Over 300 kinds of wild plant have been found on the Hills and Holes, including eight species of orchids, rockrose, wild thyme, quaking grass, ox-eye daisy, clustered bellflower, carline thistle, and autumn gentian.

See Natural England’s website for further information on Barnack Hills and Holes SSSI & NNR.

Extended Phase 1 Habitat Survey & Code for Sustainable Homes in Wirral, Merseyside

Monday, January 9th, 2012

UES have recently been commissioned to complete Extended Phase 1 Habitat Surveys and Code for Sustainable Homes: Category 9 (Ecology) assessments for 7 sites in Wirral, Merseyside for Wirral Partnership Homes.

Code for Sustainable Homes (CSH) is the national standard for the sustainable design and construction of new homes. The Code aims to reduce our carbon emissions and create homes that are more sustainable. The Code measures the sustainability of a new home against nine categories:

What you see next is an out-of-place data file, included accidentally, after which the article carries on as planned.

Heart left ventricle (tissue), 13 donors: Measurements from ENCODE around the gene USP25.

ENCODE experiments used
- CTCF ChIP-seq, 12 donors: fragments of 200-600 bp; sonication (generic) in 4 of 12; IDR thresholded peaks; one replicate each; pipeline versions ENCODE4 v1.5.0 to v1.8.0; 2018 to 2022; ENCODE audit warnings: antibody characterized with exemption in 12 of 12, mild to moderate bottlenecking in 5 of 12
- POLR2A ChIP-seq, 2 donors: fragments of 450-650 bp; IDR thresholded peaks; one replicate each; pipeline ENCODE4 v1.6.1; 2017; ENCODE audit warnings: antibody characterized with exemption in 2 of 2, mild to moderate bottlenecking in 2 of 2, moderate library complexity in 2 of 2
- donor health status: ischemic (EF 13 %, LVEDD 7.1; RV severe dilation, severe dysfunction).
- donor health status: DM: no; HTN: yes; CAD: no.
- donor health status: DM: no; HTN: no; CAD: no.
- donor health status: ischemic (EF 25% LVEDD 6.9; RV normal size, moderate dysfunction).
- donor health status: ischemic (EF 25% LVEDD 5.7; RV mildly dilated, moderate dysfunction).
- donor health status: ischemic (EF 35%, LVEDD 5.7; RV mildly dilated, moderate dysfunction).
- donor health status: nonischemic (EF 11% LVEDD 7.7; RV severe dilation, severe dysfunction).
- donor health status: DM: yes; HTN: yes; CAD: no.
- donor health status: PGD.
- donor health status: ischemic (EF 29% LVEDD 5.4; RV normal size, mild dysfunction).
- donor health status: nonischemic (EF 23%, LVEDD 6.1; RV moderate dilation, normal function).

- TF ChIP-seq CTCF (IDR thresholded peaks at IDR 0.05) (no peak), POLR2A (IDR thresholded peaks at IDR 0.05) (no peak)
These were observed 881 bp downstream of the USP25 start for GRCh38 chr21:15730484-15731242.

1. Energy and carbon dioxide
  2. Water
  3. Materials
  4. Surface water runoff
  5. Waste
  6. Pollution
  7. Health and well-being
  8. Management
  9. Ecology

A total of 9 credits are available in Category 9 (Ecology), representing 12% of the points contribution in total. The approximate weighted value of each ecological credit is 1.33, second only to that of Category 2 (Water) at 1.50. The aim of Category 9 is to:

  • promote development on land that already has a limited value to wildlife, and discourage the development of ecologically valuable sites.
  • enhance the ecological value of a site.
  • promote the protection of existing ecological features from substantial damage during the clearing of the site and the completion of construction works.
  • minimise reductions and promote an improvement in ecological value.
  • promote the most efficient use of a building’s footprint by ensuring that land and material use is optimised across the development.

Extended phase 1 survey in Connahs Quay, Deeside

Monday, August 15th, 2011